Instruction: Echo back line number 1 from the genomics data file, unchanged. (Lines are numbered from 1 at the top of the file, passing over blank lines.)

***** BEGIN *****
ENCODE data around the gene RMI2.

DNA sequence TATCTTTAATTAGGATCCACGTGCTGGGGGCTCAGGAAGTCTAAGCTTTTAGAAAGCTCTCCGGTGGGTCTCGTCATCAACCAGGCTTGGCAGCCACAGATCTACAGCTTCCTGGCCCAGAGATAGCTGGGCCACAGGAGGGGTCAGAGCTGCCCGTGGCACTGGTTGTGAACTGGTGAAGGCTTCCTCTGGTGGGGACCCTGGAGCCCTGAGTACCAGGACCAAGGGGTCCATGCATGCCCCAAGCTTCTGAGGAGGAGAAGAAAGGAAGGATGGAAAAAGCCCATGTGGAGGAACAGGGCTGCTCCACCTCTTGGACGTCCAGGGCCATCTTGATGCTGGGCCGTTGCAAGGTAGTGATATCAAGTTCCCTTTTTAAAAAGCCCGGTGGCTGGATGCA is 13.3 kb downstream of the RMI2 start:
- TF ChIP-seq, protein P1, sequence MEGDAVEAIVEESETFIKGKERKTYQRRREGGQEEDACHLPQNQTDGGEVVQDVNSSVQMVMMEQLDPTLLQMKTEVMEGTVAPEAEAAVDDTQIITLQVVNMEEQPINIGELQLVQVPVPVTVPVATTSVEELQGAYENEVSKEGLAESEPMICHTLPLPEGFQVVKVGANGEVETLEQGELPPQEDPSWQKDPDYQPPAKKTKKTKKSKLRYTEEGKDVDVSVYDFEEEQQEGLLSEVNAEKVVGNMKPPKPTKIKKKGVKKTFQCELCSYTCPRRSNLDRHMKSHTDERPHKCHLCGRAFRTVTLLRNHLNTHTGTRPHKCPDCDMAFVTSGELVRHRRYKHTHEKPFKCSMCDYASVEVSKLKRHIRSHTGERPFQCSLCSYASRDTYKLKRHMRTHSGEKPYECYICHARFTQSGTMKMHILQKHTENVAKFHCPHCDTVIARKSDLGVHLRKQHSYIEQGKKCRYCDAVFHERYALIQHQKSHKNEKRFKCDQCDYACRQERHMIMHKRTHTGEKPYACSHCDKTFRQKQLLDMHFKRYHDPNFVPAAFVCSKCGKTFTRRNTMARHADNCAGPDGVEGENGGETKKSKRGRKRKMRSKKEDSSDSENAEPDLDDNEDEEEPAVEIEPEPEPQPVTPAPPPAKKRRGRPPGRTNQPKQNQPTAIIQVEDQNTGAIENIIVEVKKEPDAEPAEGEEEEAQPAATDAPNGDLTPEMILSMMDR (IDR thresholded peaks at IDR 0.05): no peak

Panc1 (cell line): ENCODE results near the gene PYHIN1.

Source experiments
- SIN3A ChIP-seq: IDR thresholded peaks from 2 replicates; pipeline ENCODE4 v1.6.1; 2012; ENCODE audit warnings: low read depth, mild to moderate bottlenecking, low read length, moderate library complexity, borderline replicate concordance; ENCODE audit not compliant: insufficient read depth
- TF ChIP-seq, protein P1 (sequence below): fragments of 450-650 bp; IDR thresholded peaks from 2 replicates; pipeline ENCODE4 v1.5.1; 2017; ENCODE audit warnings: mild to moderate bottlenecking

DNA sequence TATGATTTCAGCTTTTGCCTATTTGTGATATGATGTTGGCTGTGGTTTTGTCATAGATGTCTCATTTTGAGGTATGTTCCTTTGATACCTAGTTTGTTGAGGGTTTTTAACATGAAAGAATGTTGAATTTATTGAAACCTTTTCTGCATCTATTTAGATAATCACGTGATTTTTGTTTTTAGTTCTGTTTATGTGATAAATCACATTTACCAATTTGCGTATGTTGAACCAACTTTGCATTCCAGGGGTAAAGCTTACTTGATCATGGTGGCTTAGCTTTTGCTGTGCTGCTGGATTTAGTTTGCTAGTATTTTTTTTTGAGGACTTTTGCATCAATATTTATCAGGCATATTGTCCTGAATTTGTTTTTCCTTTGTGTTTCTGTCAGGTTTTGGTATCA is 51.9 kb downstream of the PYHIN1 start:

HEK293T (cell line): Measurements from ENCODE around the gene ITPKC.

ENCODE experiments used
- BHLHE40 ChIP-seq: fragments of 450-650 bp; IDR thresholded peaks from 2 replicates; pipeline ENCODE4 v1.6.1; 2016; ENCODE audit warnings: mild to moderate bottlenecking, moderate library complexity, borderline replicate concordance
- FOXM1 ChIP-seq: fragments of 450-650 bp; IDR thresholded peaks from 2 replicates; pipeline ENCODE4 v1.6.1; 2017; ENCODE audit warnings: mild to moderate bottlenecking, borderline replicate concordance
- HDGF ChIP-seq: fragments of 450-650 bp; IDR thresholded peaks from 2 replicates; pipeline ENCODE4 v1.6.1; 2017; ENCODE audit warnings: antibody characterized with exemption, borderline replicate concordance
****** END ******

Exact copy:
ENCODE data around the gene RMI2.